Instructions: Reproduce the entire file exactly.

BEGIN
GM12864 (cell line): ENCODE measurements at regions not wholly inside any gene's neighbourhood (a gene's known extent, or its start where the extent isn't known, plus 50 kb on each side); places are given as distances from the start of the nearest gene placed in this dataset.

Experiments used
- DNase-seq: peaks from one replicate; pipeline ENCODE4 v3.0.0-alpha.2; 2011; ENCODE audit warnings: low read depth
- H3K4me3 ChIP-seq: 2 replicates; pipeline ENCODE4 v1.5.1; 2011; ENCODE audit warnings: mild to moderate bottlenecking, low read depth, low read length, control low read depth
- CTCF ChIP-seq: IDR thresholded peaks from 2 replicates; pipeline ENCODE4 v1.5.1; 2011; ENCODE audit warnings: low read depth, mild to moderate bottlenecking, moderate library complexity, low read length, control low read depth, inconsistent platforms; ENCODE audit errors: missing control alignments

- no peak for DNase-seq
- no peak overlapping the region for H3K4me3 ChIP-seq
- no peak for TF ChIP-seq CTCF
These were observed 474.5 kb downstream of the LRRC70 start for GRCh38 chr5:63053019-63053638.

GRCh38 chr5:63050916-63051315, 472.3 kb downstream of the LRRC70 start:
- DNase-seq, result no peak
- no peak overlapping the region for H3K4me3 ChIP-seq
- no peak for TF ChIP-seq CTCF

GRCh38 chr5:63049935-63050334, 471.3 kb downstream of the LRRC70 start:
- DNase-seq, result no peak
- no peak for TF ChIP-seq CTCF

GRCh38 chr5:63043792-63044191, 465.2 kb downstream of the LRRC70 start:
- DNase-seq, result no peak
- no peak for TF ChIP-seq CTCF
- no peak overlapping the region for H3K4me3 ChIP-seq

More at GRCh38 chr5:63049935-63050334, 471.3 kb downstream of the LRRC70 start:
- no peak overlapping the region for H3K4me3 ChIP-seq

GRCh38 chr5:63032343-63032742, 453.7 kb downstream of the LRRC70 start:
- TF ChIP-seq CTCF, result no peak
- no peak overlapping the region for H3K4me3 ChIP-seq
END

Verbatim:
GM12864 (cell line): ENCODE measurements at regions not wholly inside any gene's neighbourhood (a gene's known extent, or its start where the extent isn't known, plus 50 kb on each side); places are given as distances from the start of the nearest gene placed in this dataset.

Experiments used
- DNase-seq: peaks from one replicate; pipeline ENCODE4 v3.0.0-alpha.2; 2011; ENCODE audit warnings: low read depth
- H3K4me3 ChIP-seq: 2 replicates; pipeline ENCODE4 v1.5.1; 2011; ENCODE audit warnings: mild to moderate bottlenecking, low read depth, low read length, control low read depth
- CTCF ChIP-seq: IDR thresholded peaks from 2 replicates; pipeline ENCODE4 v1.5.1; 2011; ENCODE audit warnings: low read depth, mild to moderate bottlenecking, moderate library complexity, low read length, control low read depth, inconsistent platforms; ENCODE audit errors: missing control alignments

- no peak for DNase-seq
- no peak overlapping the region for H3K4me3 ChIP-seq
- no peak for TF ChIP-seq CTCF
These were observed 474.5 kb downstream of the LRRC70 start for GRCh38 chr5:63053019-63053638.

GRCh38 chr5:63050916-63051315, 472.3 kb downstream of the LRRC70 start:
- DNase-seq, result no peak
- no peak overlapping the region for H3K4me3 ChIP-seq
- no peak for TF ChIP-seq CTCF

GRCh38 chr5:63049935-63050334, 471.3 kb downstream of the LRRC70 start:
- DNase-seq, result no peak
- no peak for TF ChIP-seq CTCF

GRCh38 chr5:63043792-63044191, 465.2 kb downstream of the LRRC70 start:
- DNase-seq, result no peak
- no peak for TF ChIP-seq CTCF
- no peak overlapping the region for H3K4me3 ChIP-seq

More at GRCh38 chr5:63049935-63050334, 471.3 kb downstream of the LRRC70 start:
- no peak overlapping the region for H3K4me3 ChIP-seq

GRCh38 chr5:63032343-63032742, 453.7 kb downstream of the LRRC70 start:
- TF ChIP-seq CTCF, result no peak
- no peak overlapping the region for H3K4me3 ChIP-seq